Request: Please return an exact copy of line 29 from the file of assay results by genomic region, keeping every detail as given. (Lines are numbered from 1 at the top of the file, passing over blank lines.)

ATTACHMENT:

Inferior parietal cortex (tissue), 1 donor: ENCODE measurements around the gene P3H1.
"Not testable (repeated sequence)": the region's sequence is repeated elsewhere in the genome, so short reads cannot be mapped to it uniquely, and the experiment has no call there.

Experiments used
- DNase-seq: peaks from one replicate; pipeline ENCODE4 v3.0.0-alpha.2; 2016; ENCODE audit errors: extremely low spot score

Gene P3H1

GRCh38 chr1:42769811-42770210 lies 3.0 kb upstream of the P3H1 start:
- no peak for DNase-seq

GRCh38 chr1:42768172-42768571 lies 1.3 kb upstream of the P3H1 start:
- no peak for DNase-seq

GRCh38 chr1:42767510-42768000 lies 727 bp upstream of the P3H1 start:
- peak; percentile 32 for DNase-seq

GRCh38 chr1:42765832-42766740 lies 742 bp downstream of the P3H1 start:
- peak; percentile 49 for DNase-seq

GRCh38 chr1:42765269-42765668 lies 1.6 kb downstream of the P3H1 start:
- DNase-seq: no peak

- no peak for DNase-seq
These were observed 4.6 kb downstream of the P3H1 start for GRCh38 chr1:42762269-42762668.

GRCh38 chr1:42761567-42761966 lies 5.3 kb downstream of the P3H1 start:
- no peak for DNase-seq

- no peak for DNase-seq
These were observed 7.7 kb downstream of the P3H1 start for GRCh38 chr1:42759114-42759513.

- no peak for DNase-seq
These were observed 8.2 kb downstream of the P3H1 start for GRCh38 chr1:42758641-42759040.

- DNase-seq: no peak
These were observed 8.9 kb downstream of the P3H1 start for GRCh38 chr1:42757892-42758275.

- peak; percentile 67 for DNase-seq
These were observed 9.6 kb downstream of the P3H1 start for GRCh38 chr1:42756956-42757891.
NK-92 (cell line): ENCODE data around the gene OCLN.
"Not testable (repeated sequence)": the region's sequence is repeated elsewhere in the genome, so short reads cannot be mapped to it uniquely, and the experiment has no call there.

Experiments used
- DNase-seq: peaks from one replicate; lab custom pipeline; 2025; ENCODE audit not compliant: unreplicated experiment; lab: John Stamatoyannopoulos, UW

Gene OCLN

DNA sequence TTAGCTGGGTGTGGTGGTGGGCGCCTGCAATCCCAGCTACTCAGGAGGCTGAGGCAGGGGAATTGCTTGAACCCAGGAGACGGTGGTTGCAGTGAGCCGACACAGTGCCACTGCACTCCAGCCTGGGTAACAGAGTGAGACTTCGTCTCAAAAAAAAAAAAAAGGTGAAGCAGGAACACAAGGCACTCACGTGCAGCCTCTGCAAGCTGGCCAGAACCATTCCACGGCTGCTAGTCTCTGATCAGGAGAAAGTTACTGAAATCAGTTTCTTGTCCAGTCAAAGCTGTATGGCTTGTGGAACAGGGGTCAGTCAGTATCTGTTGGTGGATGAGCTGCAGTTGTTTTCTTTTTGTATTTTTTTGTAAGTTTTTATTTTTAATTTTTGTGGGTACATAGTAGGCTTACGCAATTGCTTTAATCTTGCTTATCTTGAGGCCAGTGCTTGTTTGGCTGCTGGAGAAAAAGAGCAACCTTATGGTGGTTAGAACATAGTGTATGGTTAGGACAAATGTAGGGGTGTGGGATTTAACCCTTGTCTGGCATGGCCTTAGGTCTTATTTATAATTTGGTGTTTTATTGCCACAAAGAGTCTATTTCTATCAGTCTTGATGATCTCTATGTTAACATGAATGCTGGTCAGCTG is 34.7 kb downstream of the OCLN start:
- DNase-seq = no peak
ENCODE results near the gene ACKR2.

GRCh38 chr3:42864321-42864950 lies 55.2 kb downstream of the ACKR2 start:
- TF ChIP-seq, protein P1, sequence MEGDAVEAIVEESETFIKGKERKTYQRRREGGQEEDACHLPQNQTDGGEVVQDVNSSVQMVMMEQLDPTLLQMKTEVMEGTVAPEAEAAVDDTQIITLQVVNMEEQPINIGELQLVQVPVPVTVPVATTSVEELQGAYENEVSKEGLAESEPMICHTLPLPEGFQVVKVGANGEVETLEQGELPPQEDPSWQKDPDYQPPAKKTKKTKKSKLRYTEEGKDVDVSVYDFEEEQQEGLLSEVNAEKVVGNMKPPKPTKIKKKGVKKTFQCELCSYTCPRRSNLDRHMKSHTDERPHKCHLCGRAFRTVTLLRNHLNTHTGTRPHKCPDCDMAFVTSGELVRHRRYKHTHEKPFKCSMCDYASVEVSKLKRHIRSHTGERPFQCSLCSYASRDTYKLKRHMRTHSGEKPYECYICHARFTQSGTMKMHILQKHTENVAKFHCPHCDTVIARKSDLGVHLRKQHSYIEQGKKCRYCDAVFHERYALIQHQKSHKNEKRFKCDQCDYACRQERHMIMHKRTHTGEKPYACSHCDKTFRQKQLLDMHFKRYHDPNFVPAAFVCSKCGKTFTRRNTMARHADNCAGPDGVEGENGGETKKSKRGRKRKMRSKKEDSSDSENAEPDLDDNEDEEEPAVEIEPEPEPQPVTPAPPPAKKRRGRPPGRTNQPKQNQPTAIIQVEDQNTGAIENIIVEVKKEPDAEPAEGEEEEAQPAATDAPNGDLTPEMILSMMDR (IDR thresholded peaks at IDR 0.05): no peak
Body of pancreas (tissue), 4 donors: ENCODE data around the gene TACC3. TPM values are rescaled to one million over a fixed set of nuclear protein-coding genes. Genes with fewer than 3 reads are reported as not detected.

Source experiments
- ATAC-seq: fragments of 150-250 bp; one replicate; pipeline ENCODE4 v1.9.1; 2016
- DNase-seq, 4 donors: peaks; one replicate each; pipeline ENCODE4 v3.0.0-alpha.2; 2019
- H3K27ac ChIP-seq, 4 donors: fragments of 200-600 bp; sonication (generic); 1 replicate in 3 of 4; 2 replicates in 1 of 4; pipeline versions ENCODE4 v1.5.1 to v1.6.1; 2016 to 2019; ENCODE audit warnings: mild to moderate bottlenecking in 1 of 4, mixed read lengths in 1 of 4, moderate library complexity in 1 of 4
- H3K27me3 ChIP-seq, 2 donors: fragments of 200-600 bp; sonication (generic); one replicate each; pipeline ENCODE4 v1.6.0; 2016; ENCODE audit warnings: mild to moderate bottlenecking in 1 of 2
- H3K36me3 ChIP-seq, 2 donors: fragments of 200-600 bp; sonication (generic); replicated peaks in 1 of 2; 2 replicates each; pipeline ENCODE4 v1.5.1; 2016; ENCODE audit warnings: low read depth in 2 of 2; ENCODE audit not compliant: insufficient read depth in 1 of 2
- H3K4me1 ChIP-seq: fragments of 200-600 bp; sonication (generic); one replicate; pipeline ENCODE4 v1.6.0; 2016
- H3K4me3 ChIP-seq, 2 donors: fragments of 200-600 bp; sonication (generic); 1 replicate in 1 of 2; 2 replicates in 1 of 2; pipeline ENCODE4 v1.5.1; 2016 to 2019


"Not testable (repeated sequence)": the region's sequence is repeated elsewhere in the genome, so short reads cannot be mapped to it uniquely, and the experiment has no call there.